Welcome to the conversation!

Welcome to the conversation!

Harriet Beecher Stowe's (1811-1896) best-selling anti-slavery novel Uncle Tom's Cabin (1852), made her the most famous American woman of the 19th century and galvanized the abolition movement before the Civil War.

The Stowe Center is a 21st-century museum and program center using Stowe's story to inspire social justice and positive change.

The Salons at Stowe programs are a forum to connect the challenging issues (race, gender and class) that impelled Stowe to write and act with the contemporary face of those same issues. The Salon format is based on a robust level of audience participation, with the explicit goal of promoting civic engagement. Recent topics included: Teaching Acceptance; Is Prison the New Slavery; Traces of the Trade: A Story from the Deep North; Creativity and Change; Race, Gender and Politics Today; How to be an Advocate

This blog will expand the reach of these community conversations to the online audience. Add your posts and comments to keep the conversation going! Commit to action by clicking HERE to stay up to date on Salon and social justice news.

For updates on Stowe Center programs and events, sign up for our enews at http://harrietbeecherstowe.org/email.

Wednesday, February 24, 2016

5 Questions on Race for #BlackHistoryMonth by @SitesConscience

In recognition of Black History Month, the Harriet Beecher Stowe Center participated in a question series on racial justice sponsored by The International Coalition of Sites of Conscience. The Coalition is a collective of museums, institutions, and memorials that connect the past to the present in order to inform contemporary work towards justice. For Black History Month, The Coalition highlighted five member sites by featuring a question from each site on black history, race, or the fight towards racial justice.

Below is the question submitted by the Stowe Center:
Racism is often interpreted as one individual acting with prejudice towards another individual on the basis of race. But history teaches us that racism is not only individual, but also institutional. Racism is built into the foundation of the United States from the early days of colonization and slavery. Today, it operates in education, policing, health care, housing and even food policy. When defining racism, why do many people ignore institutional racism? How can you challenge institutional racism today?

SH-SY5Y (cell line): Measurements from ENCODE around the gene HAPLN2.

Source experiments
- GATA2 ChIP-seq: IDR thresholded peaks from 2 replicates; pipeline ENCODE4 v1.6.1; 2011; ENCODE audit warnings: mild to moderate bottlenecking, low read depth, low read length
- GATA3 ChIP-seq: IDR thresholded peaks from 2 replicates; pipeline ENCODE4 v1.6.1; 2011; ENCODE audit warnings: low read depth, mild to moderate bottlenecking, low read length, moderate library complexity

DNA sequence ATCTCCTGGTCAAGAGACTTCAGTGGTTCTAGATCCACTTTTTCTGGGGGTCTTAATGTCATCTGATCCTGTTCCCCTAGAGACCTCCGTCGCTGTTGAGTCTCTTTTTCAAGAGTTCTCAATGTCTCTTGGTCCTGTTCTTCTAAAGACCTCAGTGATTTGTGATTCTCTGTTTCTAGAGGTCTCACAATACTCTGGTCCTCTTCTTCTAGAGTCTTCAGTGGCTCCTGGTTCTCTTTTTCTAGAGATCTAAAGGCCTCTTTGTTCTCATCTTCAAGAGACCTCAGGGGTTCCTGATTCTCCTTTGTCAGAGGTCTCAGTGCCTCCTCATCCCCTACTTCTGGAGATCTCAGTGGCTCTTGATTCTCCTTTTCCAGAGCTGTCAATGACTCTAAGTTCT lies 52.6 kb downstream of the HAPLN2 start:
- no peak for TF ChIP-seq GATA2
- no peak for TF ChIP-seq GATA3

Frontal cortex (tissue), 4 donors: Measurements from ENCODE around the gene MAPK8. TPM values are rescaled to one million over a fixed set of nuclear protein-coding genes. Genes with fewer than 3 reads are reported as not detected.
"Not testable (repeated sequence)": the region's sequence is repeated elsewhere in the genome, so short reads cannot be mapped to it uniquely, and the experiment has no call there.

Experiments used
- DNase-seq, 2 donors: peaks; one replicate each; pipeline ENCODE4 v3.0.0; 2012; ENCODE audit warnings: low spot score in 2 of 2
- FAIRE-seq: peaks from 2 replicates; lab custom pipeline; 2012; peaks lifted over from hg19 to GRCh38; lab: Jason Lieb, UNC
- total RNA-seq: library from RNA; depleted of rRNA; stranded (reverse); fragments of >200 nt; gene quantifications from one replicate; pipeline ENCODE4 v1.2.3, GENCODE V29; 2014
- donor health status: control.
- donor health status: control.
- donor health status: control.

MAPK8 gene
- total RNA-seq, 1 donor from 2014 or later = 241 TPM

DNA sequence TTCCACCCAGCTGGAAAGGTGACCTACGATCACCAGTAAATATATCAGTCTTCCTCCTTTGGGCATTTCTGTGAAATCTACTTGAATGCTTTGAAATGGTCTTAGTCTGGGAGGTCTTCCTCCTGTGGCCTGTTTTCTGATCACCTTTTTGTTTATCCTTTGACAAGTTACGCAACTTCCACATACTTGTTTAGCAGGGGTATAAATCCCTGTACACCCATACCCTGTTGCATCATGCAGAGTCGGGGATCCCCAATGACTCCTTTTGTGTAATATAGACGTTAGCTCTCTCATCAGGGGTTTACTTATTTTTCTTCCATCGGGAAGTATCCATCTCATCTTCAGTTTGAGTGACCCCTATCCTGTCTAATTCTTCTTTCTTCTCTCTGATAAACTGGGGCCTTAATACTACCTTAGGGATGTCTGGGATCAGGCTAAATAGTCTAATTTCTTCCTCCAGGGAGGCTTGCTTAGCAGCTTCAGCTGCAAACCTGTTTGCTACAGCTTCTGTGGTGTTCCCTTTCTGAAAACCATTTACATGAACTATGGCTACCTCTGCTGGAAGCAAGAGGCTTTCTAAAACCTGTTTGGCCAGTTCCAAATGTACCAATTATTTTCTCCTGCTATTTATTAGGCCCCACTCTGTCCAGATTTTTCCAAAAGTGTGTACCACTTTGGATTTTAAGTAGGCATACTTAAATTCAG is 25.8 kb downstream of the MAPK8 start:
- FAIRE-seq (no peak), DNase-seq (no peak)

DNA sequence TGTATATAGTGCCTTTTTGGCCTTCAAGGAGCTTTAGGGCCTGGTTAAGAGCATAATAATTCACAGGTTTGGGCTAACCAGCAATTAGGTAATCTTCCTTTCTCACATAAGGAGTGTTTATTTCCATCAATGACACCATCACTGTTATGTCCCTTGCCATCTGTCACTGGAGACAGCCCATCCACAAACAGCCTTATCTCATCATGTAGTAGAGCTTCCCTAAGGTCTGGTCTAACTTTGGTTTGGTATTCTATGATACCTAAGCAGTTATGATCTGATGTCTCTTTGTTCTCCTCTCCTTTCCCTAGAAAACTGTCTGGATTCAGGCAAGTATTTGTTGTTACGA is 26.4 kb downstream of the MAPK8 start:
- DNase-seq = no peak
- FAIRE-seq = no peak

The other featured sites included the Missouri History Museum, the National Civil Rights Museum, America's Black Holocaust Museum, and the Pauli Murray Project.

How would you answer the question? Why do you think we chose to ask this particular question? What question would you ask? Check out the questions asked my the other institutions and share your reactions in the comments below! 

Tuesday, February 23, 2016

#StoweSyllabus: What We're Reading this Week

Articles and current events that got us thinking over the week! 

Hartford’s Citizens of Color, 1863-1890: Black society after the Civil War
February 18, 2016, Beautifully Inspired Women’s Magazine

Who’s responsible for mass incarceration?
Josie Helen, February 15, 2016, Seven Scribes

What does the Academy value in a black performance?
Brandon K. Thorp, February 19, 2016, The New York Times

The power of the prosecutor: Adam Foss speaks at TED2016 on the key to changing the criminal justice system
Kate Torgovnick May, February 18, 2016, TED

A quick summary of why only white people want to make America “great” again
Ben Mathis-Lilley, February 22,2106, Slate

What are your reactions to the pieces? What articles, news pieces, or video-clips have you come across over the week? Let us know, below!

Thursday, February 18, 2016

Salons at Stowe: Meet the Featured Guests

Join the Stowe Center for the first Salon at Stowe of 2016! This evening, featured guests Iran Nazario and Mike Lawlor will lead a discussion on Criminal Justice Reform in Connecticut. Learn more about the guests below!

Mike Lawlor, CT Under Secretary for Criminal Justice Policy and Planning and Associate Professor of Criminal Justice in the Henry C. Lee College of Criminal Justice and Forensic Sciences at the University of New Haven.

Mike Lawlor served twelve terms as a member of the Connecticut House of Representatives representing his hometown of East Haven. As chairman of the Judiciary Committee from 1995-2011, Lawlor played a key role in passing two amendments to Connecticut's constitution, the first established explicit rights for victims of crime, and the second eliminated the patronage-ridden and corrupt county sheriff system.

Lawlor also helped to enact a number of workable gun control laws, rewrite and toughen the state's domestic violence laws, reformed the juvenile justice system, addressed racial disparities in the criminal justice system, passed laws ending discrimination on the basis of sexual orientation, and addressed recidivism and prison overcrowding. He also played a key role is establishing and now modernizing Connecticut’s Sex Offender Registry. 

Iran Nazario, COMPASS Peacebuilders & Community Outreach Director, COMPASS Youth Collaborative.

Iran Nazario has worked in gang prevention, violence mediation, youth engagement and program management for 24 years, beginning as a volunteer on the streets of Hartford. As Director of COMPASS Peacebuilders, he leads a team of 16 men and women whose goal is to decrease the level of youth violence throughout the city. Since the program began, COMPASS Peacebuilders has served over 3,000 youth with a success rate of more than 80%. 

What do you plan to ask the featured guests? How can CT be a leader in criminal justice reform? Join the Stowe Center for the first Salon at Stowe of 2016. The program will begin at 5:30 pm in the Stowe Visitor Center.